An interview with Sayadaw U Tejaniya in Tricycle Magazine. In this interview the Sayadaw explains how taking an interest in life as it is can lead to liberation.
Posts from the ‘Teachers’ Category
I felt compelled to do a post on Joseph Goldstein today. He is an excellent teacher who clearly and succinctly explains the Buddha’s teachings. Joseph is easy to listen to, and he often uses personal experiences to explain how he reached his understandings.
I have been regularly listening to Joseph’s teachings since my retreat in Myanmar where I first discovered him. At the moment I am particularly interested in the Satipatthana Sutta – The Discourse on the Establishing of Mindfulness. By listening to Josephs’ talks on this Sutta, and in particular on the five aggregates, my understanding has improved. This clarity has allowed me see different ways to practice which has been extremely helpful.
I recently discovered Alan’s teachings while on retreat in Chiang Rai. He was introduced to me through a friend who is one of his students.
Alan was ordained by H.H. the Dalai Lama at devoted fourteen years to training as a Tibetan Buddhist Monk. Since 1976 he has taught Buddhism, philosophy and meditation all around the world.
He has a very clear, easy to follow style.
More detail on Alan can be found at alanwallace.org.
Last night I went to the Thich Nhat Hanh talk held at the Royal Hall, Siam Paragon. It was a fully booked out show, not surprising considering that the event was free. And of course, Thich Nhat Hanh is very popular in Thailand.
I continue to get very teary when I go to this type of event, a place where real learning happens. The event was kicked off with some very beautiful singing by the monks and nuns. It was heart opening.
It was an excellent talk, focusing on suffering and how to deal with suffering. I found it very useful and inspiring.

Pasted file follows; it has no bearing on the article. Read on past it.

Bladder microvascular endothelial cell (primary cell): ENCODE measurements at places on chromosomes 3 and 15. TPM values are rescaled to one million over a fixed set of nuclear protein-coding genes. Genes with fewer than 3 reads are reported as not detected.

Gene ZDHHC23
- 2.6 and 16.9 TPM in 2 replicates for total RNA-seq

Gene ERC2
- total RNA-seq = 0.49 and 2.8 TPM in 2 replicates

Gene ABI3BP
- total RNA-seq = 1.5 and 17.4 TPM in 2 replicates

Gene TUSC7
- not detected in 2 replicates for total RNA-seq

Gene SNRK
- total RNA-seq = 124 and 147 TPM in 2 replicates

Focus: Mindfulness and Wisdom.
- To have right view of the experience.
- To have awareness
- To maintain awareness
Sayadaw repeated these roles frequently, I can still hear his voice stressing these points.
Intelligence and innocence are strongly linked. They must always be together; otherwise you will have ignorance or cunning. When they are together you have openness, receptivity. You have a heart that is open to wonder. If one can keep these two qualities together then she needs nothing else. It will lead to the ultimate goal of self-realization.
When there is no mind there is no time.
The mind is like the pendulum of a clock. It swings from the past to the future, from the past to the future, from one extreme to the other.
When the pendulum is still – sitting in the middle. We are in the present. And time has stopped.
Maybe I am not who I think I am. I need to question who I am. Use my curiosity to question my deepest identity.
Ego is just a pattern of thinking. It is a self-referential pattern of thinking. It is possible to break free of that pattern of thinking.
It is not about stopping thinking. The cause of suffering is about ‘identification with thinking’, not the thinking itself. It is not about stopping your mind from thinking. You are not your mind or your thinking. You must be something that is other than your ego. What is this real you?
Your true nature is conscious spirit.
Some great learnings from Osho regarding greed*…..
You can be greedy in many ways – for sex, money, food, etc. Greed is about wanting/desiring, not about needing. Desires are unlimited, and your needs are small. Greed is about tomorrow, not today. Don’t sacrifice a single moment of today for tomorrow. Greed does not exist in the present moment. Read more
The abbot made it very clear from the start of his dialogue that the Mahasi method comes from the Satibatana Sutra. The method is ‘sati’. It is not Vipassana. Vipassana (or insight) is one of the outcomes of this type of meditation.